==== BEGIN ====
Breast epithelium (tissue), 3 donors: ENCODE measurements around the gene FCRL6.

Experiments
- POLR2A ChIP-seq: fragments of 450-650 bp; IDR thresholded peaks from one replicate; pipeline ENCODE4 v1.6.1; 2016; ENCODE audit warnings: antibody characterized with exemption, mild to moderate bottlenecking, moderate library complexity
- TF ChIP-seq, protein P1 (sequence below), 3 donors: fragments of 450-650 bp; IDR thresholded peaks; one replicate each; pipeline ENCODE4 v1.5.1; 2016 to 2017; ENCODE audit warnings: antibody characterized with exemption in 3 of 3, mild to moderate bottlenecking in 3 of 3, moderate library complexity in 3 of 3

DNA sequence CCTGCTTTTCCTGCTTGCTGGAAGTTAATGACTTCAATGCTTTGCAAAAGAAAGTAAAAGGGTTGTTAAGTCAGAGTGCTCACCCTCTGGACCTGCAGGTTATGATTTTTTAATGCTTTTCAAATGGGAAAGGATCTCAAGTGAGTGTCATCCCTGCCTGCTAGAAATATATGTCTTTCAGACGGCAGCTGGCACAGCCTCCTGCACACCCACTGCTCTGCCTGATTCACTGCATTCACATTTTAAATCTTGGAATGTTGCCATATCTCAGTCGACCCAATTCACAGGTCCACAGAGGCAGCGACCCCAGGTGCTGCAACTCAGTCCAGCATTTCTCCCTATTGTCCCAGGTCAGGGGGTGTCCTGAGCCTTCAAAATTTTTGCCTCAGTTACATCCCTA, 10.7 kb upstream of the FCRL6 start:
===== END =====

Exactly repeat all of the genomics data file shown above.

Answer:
Breast epithelium (tissue), 3 donors: ENCODE measurements around the gene FCRL6.

Experiments
- POLR2A ChIP-seq: fragments of 450-650 bp; IDR thresholded peaks from one replicate; pipeline ENCODE4 v1.6.1; 2016; ENCODE audit warnings: antibody characterized with exemption, mild to moderate bottlenecking, moderate library complexity
- TF ChIP-seq, protein P1 (sequence below), 3 donors: fragments of 450-650 bp; IDR thresholded peaks; one replicate each; pipeline ENCODE4 v1.5.1; 2016 to 2017; ENCODE audit warnings: antibody characterized with exemption in 3 of 3, mild to moderate bottlenecking in 3 of 3, moderate library complexity in 3 of 3

DNA sequence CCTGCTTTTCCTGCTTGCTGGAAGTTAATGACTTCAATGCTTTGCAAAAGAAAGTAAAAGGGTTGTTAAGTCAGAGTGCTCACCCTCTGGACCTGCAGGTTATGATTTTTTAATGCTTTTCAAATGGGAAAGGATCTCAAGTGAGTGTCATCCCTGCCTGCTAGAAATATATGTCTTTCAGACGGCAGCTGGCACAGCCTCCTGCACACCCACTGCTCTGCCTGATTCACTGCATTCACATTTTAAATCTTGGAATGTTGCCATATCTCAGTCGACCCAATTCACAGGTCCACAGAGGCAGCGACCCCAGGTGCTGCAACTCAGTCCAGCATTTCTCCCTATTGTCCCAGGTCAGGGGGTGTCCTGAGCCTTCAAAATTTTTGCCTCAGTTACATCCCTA, 10.7 kb upstream of the FCRL6 start: